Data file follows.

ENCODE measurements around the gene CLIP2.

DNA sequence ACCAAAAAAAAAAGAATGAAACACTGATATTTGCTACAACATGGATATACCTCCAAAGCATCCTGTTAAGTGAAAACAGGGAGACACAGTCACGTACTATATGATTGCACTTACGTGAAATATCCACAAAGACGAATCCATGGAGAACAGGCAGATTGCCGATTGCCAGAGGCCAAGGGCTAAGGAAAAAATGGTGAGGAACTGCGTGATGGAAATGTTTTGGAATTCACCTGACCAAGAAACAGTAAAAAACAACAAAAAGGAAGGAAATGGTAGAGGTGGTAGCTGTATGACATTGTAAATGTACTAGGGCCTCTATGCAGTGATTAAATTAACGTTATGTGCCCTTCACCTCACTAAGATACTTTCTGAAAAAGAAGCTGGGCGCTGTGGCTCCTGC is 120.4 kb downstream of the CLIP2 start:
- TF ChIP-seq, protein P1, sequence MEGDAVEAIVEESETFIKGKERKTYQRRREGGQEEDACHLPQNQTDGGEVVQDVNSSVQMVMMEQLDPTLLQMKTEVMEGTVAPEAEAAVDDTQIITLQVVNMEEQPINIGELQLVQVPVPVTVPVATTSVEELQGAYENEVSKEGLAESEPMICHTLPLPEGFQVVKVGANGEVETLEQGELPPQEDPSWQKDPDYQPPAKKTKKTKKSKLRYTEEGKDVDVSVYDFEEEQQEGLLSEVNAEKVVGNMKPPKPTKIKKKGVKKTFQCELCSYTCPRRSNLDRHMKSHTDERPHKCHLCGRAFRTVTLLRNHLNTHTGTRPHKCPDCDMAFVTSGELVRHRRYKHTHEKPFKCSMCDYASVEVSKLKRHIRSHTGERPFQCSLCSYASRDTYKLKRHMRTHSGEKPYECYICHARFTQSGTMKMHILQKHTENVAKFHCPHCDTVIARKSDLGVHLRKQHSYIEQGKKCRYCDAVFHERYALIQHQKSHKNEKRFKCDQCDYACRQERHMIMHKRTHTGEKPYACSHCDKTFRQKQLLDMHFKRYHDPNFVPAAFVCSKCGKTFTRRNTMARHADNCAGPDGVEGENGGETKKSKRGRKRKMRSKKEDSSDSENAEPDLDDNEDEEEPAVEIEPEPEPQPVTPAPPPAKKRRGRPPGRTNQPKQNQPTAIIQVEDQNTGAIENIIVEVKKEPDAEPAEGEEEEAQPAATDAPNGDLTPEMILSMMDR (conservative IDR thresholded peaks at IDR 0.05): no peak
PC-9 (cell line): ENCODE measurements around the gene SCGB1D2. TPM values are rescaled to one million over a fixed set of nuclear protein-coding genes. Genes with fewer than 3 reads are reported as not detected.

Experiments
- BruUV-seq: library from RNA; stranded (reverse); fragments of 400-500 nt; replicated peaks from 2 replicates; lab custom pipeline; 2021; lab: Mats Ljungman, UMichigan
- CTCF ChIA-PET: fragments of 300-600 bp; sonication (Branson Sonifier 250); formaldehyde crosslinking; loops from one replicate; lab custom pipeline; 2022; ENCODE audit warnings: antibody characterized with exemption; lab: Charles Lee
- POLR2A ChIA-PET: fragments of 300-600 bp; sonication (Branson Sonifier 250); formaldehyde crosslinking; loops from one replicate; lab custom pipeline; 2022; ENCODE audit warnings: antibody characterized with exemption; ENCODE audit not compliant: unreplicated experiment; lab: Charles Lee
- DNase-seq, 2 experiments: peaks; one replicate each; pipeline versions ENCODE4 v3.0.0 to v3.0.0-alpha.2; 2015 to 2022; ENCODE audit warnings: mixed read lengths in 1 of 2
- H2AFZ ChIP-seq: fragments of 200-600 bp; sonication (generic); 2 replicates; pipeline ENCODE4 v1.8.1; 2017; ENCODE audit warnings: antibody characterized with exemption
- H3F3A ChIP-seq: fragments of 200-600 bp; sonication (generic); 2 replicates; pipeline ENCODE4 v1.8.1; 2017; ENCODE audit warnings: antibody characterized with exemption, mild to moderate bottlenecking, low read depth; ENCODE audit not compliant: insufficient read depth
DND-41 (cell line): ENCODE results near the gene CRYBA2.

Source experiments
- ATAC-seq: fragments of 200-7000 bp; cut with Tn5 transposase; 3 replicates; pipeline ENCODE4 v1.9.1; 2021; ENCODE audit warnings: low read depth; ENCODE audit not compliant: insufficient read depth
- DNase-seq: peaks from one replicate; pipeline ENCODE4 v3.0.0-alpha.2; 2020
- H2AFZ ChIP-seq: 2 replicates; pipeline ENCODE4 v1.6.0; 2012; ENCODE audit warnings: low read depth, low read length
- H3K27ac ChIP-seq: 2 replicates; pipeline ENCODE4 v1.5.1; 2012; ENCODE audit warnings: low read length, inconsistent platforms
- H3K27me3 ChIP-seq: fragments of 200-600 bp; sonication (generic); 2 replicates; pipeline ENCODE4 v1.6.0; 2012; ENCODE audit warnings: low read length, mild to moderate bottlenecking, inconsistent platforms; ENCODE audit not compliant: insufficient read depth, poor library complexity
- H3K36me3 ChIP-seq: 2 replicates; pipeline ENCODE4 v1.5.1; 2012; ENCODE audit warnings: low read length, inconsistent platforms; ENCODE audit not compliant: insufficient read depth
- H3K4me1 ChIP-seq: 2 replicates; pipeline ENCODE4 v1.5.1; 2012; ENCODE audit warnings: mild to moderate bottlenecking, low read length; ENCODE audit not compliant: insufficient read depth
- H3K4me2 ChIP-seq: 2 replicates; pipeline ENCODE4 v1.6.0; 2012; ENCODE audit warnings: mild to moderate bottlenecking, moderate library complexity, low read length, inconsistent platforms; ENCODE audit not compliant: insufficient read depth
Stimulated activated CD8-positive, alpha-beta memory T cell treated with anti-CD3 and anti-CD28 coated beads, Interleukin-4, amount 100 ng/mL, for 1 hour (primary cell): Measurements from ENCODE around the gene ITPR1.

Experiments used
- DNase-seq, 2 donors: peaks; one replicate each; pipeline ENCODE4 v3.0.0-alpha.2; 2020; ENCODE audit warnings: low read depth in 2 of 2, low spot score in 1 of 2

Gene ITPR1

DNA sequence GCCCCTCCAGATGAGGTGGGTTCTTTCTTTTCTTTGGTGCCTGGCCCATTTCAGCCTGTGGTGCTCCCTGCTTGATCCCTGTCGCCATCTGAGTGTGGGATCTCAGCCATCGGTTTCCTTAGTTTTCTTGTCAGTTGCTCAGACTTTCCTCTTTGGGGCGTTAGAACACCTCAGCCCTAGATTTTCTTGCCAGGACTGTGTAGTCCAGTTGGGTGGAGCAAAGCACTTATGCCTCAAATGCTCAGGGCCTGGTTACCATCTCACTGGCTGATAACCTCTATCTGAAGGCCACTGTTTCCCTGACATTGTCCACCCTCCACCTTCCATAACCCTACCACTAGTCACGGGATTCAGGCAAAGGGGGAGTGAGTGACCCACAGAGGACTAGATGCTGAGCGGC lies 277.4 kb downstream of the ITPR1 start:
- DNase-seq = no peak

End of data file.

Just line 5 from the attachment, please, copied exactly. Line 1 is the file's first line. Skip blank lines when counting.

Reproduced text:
Experiments